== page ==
The Fifth Gospel

As Bishop Dominic and I prepare to leave the Holy Land this evening, the accompanying photo says it all: It is looking down the Mount of Beatitudes, toward the Sea of Galilee at sunset. In the lower right of this picture is an ancient Terebinth tree that the Bedouin people in this area say was the tree near which our Lord sat when he taught the eight Beatitudes to his disciples. Galilee, I have found this time , can truly be called the “Fifth Gospel,” as it was so named by Father Bargil Pixner, OSB, in his book “With Jesus Through Galilee According to the Fifth Gospel.” Father Bargil was a very famous archeologist whose ministry , along with the Franciscan friars, has helped to uncover many sites where our Lord taught and prayed, thus reflecting the authenticity of these sites and making the words of our Lord in the Gospels come alive.

For example, this morning we prayed and sang in the Third Century synagogue in Caparnaum. However, because of the excavations and research there, we could see the black basalt foundation of the original synagogue where our Lord preached. The synagogue was built on the original foundation. Right next to the synagogue, as described in the Gospel, are the ruins of Saint Peter’s home. This has been authenticated by Second Century graffiti and an early Church built over the ruins of the home. We celebrated Mass in a beautiful new contemporary Church built over these excavations by Pope Paul VI.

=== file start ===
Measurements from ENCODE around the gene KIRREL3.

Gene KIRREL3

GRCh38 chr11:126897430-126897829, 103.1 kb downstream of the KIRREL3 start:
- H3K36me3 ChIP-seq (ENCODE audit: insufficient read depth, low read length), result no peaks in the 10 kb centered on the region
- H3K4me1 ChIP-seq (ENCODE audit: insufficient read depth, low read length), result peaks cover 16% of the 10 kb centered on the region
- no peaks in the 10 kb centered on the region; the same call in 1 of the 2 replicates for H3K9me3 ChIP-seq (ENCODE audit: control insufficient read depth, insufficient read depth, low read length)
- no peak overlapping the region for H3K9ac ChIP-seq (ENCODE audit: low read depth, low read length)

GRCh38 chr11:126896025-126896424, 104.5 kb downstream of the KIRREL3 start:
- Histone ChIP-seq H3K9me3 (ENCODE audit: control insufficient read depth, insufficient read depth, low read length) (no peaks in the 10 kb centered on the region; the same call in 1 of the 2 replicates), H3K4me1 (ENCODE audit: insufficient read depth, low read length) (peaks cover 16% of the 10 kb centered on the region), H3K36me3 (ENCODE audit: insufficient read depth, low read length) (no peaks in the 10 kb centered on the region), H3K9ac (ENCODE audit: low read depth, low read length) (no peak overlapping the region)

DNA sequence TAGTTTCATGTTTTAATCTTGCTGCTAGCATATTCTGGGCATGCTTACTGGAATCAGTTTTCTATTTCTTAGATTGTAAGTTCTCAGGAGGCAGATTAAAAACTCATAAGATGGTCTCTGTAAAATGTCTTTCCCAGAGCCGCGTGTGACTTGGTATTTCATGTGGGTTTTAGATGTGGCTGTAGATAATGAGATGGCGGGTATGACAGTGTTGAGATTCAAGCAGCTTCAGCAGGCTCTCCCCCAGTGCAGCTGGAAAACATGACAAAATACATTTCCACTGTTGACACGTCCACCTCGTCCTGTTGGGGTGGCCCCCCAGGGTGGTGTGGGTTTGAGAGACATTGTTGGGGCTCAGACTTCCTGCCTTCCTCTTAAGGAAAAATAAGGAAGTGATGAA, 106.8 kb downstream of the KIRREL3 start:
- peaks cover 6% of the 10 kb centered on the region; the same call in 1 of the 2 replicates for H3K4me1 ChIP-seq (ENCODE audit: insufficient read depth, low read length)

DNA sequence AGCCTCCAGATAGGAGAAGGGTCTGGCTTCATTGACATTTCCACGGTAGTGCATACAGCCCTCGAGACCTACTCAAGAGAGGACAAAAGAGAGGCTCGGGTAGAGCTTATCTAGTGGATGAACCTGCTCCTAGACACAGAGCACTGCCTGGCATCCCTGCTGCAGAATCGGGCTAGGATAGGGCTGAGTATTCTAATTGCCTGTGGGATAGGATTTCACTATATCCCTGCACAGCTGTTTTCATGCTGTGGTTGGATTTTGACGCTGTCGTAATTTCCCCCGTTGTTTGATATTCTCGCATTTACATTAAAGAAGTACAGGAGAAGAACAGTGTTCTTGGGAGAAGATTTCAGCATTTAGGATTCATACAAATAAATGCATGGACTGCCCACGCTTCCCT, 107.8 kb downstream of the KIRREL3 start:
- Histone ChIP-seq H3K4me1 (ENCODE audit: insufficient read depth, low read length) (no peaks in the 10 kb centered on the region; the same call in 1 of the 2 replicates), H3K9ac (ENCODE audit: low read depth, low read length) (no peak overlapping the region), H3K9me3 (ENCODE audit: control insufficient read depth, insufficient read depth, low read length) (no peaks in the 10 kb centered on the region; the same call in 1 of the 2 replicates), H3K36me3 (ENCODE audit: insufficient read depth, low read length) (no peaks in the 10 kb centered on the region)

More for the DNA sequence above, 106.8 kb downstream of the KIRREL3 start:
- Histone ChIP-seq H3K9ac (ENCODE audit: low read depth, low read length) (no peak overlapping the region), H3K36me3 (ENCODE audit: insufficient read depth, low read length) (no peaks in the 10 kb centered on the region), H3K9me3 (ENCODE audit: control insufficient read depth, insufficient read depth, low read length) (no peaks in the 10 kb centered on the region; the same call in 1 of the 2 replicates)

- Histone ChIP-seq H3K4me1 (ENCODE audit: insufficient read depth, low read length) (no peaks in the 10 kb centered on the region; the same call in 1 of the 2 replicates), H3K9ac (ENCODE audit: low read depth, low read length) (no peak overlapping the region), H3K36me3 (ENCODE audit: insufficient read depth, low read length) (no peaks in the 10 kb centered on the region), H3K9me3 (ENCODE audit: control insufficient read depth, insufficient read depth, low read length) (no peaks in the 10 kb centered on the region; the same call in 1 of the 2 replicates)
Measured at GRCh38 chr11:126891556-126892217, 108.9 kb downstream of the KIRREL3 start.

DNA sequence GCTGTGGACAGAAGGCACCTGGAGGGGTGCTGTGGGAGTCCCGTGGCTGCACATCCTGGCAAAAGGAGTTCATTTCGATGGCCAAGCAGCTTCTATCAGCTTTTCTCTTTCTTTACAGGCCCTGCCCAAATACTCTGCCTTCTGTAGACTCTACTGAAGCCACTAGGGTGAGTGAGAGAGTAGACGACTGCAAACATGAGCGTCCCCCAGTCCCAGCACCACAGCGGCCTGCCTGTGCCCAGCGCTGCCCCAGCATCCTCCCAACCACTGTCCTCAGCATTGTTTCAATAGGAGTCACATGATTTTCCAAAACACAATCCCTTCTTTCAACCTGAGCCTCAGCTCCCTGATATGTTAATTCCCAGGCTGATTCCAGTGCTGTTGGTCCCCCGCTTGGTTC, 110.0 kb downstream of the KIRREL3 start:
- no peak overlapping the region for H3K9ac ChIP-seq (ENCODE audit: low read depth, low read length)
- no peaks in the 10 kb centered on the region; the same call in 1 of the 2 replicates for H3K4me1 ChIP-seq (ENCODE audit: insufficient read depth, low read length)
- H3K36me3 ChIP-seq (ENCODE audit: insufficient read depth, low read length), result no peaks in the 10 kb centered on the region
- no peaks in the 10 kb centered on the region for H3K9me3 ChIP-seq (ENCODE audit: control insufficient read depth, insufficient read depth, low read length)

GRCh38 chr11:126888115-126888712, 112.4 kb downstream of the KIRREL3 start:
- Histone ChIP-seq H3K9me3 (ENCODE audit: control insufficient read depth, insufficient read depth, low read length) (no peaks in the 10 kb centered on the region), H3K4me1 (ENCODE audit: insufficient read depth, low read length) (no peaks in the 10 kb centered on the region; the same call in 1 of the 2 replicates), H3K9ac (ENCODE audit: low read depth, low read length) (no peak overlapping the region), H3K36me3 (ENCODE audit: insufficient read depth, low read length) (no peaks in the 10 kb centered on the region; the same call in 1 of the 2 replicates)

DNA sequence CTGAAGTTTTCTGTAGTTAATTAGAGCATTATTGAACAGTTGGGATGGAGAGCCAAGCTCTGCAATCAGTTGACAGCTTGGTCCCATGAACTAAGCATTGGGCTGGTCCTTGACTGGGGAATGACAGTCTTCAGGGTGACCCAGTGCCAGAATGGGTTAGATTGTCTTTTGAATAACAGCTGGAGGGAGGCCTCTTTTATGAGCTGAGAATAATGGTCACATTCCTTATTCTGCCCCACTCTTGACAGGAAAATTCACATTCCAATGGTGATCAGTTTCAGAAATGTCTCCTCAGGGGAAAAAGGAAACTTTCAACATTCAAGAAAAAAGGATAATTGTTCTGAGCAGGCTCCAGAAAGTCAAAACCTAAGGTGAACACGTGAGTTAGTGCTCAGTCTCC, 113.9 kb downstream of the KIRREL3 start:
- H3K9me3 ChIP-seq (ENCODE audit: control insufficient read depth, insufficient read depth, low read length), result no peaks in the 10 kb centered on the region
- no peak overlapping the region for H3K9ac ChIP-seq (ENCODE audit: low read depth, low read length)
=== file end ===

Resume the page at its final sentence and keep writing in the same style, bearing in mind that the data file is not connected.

We were able to visit Tabgha earlier this week, where Third Century mosaics mark the place of the first miracle of the multiplication of the loaves and fishes. All of these places are very near where we were staying. We saw the ruins of “Chorazin” and the “Way of the Sea” mentioned in Saint Matthew’s Gospel. We spent the day in Jerusalem yesterday and were able to pray for all of you at the sites marked by the Basilica of the Holy Sepulchre for Calvary and the Lord’s tomb. We saw the Kidron Valley, which echoes the words of Psalm 23: “Though I walk through the valley of the shadow of death…”

All of these places show us the living Word of God and they sing and cry out to us of the Lord who loves us and indeed has risen as he said.

Bishop Dominic and I are here with bishops, priests, married couples, and men and women from around the world. Some are from areas where to be a Christian means risking one’s life. The Neocatechumenal Way, who sponsored this week, led us in a reflection and prayer on the Gospels, as a time of preparation for the canonizations of Popes John XXIII and John Paul II.

Now, off to Rome, and I will write another letter from there. Father John Moneypenny and I will be doing a video postcard from there as well.

A blessed Easter Week, and thanks to all who worked so diligently and for such long hours for Holy Week and Easter in our parishes, institutions and at diocesan events.

Mount of Beatitudes, toward the Sea of Galilee at sunset

Mount of Beatitudes, toward the Sea of Galilee at sunset